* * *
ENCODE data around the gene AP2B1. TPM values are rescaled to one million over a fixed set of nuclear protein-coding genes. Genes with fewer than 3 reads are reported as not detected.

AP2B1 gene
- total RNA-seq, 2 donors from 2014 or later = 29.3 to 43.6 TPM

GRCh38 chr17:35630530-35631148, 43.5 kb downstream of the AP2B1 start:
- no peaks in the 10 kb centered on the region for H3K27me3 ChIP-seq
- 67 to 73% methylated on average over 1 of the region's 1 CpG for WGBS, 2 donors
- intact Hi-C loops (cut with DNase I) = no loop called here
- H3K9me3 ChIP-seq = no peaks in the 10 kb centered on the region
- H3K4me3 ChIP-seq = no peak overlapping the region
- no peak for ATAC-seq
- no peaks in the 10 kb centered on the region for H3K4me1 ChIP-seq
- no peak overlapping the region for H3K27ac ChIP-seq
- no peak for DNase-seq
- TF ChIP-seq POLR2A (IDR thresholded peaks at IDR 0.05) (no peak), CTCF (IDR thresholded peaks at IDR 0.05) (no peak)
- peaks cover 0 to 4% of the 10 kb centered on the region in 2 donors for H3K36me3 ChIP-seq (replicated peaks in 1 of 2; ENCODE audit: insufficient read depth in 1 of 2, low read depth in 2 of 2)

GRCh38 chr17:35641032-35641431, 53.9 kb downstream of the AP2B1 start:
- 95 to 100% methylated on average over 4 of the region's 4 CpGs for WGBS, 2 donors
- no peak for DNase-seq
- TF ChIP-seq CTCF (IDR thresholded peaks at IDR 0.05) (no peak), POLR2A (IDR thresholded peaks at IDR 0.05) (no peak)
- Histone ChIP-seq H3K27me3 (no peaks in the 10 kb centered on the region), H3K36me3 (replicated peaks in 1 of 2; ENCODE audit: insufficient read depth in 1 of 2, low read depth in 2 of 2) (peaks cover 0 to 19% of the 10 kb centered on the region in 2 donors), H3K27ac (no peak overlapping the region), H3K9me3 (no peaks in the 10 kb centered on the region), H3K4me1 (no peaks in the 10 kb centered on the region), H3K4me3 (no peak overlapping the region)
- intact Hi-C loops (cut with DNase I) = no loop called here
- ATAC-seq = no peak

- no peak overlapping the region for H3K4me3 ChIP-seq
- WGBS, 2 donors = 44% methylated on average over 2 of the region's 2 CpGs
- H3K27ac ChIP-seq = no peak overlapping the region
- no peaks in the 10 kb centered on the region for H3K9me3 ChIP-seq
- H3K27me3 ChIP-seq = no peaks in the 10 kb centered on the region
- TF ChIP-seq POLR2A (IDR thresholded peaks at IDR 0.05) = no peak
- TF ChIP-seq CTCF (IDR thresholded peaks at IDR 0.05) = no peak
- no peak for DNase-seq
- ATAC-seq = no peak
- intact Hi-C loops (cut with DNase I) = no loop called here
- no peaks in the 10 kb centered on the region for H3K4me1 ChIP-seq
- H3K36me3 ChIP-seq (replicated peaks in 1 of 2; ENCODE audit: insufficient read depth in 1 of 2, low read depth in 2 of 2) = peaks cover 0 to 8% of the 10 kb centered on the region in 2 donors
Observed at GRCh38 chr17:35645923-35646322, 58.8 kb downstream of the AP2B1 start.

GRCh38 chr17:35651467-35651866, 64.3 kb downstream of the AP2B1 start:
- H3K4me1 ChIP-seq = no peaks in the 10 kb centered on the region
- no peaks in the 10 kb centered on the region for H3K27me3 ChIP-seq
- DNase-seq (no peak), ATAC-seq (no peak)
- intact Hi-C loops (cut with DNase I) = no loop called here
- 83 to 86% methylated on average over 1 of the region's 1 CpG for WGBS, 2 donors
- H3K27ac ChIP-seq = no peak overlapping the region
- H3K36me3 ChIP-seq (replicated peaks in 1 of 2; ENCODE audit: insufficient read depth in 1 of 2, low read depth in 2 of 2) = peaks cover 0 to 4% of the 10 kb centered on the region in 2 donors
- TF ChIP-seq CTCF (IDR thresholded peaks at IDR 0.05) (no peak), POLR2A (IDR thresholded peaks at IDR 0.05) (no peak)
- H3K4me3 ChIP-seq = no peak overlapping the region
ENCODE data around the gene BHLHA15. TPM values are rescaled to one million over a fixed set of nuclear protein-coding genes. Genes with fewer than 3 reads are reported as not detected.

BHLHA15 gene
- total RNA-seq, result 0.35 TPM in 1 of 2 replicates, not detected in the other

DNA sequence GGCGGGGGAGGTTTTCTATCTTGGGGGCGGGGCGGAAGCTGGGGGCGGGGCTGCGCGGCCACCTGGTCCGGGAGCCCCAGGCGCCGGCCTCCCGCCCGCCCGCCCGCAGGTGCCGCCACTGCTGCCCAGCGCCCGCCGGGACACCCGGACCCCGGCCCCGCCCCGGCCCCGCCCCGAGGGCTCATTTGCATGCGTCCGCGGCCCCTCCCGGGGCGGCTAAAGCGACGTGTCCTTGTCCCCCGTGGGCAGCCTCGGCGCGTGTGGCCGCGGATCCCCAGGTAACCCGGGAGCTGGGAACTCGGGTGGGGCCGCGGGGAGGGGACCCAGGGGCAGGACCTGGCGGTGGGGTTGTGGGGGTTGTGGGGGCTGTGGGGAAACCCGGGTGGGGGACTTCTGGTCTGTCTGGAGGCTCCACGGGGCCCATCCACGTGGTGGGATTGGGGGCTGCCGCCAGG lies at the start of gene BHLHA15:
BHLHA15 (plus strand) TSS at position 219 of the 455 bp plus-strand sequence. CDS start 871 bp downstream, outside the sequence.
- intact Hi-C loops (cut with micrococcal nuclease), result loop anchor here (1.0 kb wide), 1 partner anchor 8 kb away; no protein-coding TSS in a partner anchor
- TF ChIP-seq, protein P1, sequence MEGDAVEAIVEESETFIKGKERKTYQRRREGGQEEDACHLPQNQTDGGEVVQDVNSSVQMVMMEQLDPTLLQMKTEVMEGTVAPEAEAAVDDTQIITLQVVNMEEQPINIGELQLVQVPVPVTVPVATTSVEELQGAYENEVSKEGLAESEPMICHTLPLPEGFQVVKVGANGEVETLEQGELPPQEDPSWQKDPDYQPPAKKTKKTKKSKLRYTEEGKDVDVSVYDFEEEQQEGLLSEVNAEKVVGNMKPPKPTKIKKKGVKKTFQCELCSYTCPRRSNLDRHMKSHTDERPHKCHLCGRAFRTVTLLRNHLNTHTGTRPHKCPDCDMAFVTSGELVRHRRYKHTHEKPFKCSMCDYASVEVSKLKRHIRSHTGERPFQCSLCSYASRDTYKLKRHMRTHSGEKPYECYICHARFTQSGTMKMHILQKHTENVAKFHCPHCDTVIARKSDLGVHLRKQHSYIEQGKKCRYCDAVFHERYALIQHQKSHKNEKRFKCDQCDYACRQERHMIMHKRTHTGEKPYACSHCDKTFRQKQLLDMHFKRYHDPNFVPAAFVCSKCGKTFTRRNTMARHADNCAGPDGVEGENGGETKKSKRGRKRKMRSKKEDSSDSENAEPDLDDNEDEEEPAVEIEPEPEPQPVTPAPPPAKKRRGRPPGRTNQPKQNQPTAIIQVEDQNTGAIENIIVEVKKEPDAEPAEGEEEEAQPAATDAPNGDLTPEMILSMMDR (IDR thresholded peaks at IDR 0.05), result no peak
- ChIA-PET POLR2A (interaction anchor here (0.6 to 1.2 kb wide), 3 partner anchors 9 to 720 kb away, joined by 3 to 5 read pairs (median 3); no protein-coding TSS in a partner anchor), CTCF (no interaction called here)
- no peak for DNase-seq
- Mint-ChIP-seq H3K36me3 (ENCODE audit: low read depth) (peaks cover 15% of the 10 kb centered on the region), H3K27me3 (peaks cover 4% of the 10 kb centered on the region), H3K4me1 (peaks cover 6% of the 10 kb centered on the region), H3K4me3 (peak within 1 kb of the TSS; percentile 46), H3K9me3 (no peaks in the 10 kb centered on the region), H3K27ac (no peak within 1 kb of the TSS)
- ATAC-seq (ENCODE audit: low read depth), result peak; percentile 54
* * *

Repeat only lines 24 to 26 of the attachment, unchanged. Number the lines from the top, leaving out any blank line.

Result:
- WGBS, 2 donors = 44% methylated on average over 2 of the region's 2 CpGs
- H3K27ac ChIP-seq = no peak overlapping the region
- no peaks in the 10 kb centered on the region for H3K9me3 ChIP-seq